Murky bars, seedy clubs, nondescript car parks where coked-out gangsters conduct their grim business - okay, so 'The Sopranos' tour isn’t for everyone… but it's one way of seeing New Jersey
There are many reasons to visit New York – the striking cityscape, the vibrant nightlife, the stunning array of exotic foods (why don’t they sell knishes in the UK?). As an obsessive fan of David Chase’s The Sopranos, however, I was determined that at least part of my time in the Big Apple would be spent embracing The Sopranos Experience. Never mind that doing so would mean abandoning one of the most photogenic cities on the planet, to drive to the rather less iconic New Jersey…
Before Jersey, I still had Sopranos business to take care of in NYC. Easily accessible by bus or subway, Little Italy in lower Manhattan is centred around Mulberry Street; you may remember it as the area where Johnny Sack beat up a guy in Ralphie’s crew before "buying him a drink". You might want to stop by the Mulberry Street Bar (176 Mulberry Street) where several scenes of the show were shot. Alas, during our visit, the bar’s clientele seemed entirely legit.
On to the coach tour proper, then. We had been told to meet up 15 minutes before the excursion was scheduled to start – and the reason soon became obvious. Joe Gannascoli, who played the gay gangster Vito, was signing autographs! For money. While seeing Veet in the flesh was mildly entertaining, paying for the privilege seemed a little off. Maybe we’d have been more tempted if it had been Paulie Walnuts.
Once on the coach and Jersey-bound, our guide introduced himself. A chirpy fellow, he would entertain us – more or less – throughout the trip, with information about the sights we were seeing as well as Sopranos trivia. As we drove away from New York, I was reminded that Tony takes a similar journey in the credits at the beginning of every episode. I wondered how he’d have dealt with the corny yammering of our host. Gazing back at Manhattan dwindling into the distance, it was impossible not to fall in love with the place – and ask myself what I was doing, leaving to go slumming it around low-life bars and seedy strip joints.
Of all the sites we visited, the empty retail unit used to film Satriale’s Pork Store was perhaps the most shockingly un-Sopranos-esque. Sure, it was novel to visit the meat merchant's where Tony and his cronies used to sit outside drinking espresso. Stripped of any reminders of its past use, however, the place was anonymous and unremarkable.
Other key locations proved similarly underwhelming; we visited the diner where Christopher had been ambushed by his protégé hoods, and the ice cream parlour where the notorious final scene of the show took place. We passed the famous Pizzaland shop, as seen in the show’s opening credits, and also found time to stop off for a cannoli (a cream-filled pastry). Each stop on the route proved less than exhilarating – but then, what did I expect? Had I been hoping that Silvio Dante would emerge from the Bada-Bing to start breaking out the Michael Corleone impersonations?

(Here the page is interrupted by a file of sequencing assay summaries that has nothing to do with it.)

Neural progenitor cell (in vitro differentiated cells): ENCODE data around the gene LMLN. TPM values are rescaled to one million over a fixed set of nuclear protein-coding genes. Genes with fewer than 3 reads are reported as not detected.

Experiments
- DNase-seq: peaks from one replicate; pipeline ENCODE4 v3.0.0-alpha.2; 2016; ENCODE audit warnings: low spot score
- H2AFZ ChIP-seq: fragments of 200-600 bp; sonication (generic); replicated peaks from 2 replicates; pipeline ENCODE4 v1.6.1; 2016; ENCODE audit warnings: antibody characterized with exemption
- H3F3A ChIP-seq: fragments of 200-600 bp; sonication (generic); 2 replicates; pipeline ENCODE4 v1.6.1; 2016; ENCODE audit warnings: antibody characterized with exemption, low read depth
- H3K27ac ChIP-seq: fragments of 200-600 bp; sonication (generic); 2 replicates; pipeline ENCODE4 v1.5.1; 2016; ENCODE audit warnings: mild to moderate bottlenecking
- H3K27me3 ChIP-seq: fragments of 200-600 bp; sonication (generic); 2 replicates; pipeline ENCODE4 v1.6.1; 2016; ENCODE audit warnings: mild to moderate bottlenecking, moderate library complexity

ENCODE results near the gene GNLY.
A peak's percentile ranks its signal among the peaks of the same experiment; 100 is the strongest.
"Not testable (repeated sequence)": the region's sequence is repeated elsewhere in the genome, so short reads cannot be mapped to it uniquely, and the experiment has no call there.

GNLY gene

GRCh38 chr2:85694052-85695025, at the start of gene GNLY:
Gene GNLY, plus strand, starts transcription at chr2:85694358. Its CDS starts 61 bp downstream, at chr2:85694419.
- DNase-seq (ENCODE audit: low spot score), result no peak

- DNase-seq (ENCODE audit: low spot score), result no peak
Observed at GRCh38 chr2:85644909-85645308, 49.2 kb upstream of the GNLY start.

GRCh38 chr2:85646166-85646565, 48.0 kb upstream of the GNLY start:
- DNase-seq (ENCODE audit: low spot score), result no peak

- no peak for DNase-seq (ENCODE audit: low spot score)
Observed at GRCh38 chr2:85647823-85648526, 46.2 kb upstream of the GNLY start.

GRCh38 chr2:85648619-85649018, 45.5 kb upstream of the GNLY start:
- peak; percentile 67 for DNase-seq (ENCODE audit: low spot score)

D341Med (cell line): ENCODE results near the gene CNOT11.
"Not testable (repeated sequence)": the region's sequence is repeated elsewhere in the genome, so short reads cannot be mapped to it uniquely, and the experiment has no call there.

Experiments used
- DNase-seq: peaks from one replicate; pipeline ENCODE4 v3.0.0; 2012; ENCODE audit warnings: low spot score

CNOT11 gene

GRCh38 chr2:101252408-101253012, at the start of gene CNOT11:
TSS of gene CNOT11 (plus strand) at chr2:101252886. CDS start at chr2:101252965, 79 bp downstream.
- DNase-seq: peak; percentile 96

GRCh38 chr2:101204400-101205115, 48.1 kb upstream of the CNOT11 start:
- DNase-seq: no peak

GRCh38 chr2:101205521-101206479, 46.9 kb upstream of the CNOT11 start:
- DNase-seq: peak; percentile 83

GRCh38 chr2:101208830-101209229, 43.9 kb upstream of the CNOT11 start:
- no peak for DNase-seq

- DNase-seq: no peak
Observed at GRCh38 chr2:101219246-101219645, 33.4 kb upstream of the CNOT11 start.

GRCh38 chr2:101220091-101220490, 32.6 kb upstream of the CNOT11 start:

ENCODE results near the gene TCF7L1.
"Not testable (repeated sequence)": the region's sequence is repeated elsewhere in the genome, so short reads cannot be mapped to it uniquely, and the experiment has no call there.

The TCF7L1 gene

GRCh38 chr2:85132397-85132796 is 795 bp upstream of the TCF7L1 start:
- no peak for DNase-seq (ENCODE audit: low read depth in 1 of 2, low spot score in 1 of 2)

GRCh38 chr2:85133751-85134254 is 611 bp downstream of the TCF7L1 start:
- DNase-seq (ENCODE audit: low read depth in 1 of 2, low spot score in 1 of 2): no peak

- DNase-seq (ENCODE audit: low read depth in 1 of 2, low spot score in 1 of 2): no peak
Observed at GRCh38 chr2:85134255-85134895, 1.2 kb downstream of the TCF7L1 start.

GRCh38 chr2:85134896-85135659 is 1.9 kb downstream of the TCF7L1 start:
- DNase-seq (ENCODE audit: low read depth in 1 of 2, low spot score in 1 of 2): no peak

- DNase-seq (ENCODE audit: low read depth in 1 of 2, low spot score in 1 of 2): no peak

Ah yes, the Bing. Towards the end of the tour, we found ourselves attending Silvio’s dubious club. After a brief snoop around the car park where the wretched Ralph Ciffaretto beat his stripper girlfriend to death, we ventured inside the joint (known as Satin Dolls in the real world). I have no further comment to offer, save that New Jersey licensing laws make it illegal for strippers to operate on premises where alcohol is served; the ladies were dancing with their kit on.
So what did I think? Honestly, the magic of the television show isn’t reflected in the oddly characterless locations we visited; the thought arose that taking photographs of these resolutely dreary sights seemed more than a little absurd. That said, I’m glad I took the trip, if only to witness the gulf between fantasy and reality. If you don’t want to shatter any illusions, however, you might be better off sticking with Mulberry Street. You can book a place on the Sopranos tour at www.screentours.com/tour.php/sopranos/ .
Holidaying on a budget, we stayed at the Pod Hotel in central Manhattan and opted for bunk beds. The compact size of the room wasn’t a problem – and it wasn't too much of a bind to trot down the corridor to use the washing facilities. The larger rooms, by comparison, do have en-suite facilities. The rooms are surprisingly stylish, and there’s even a dock for your iPod if you want to listen sans headphones. For 130 bucks or so a night (for two of us), it felt like we were getting a good deal – especially since we were just nine blocks from Central Station.